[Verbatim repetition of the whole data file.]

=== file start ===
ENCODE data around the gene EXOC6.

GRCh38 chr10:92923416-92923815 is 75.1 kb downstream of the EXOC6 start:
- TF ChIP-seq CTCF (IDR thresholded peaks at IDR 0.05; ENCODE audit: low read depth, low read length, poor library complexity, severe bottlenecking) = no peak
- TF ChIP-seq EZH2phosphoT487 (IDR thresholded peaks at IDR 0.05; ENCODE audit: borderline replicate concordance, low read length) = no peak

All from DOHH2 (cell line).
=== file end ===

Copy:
ENCODE data around the gene EXOC6.

GRCh38 chr10:92923416-92923815 is 75.1 kb downstream of the EXOC6 start:
- TF ChIP-seq CTCF (IDR thresholded peaks at IDR 0.05; ENCODE audit: low read depth, low read length, poor library complexity, severe bottlenecking) = no peak
- TF ChIP-seq EZH2phosphoT487 (IDR thresholded peaks at IDR 0.05; ENCODE audit: borderline replicate concordance, low read length) = no peak

All from DOHH2 (cell line).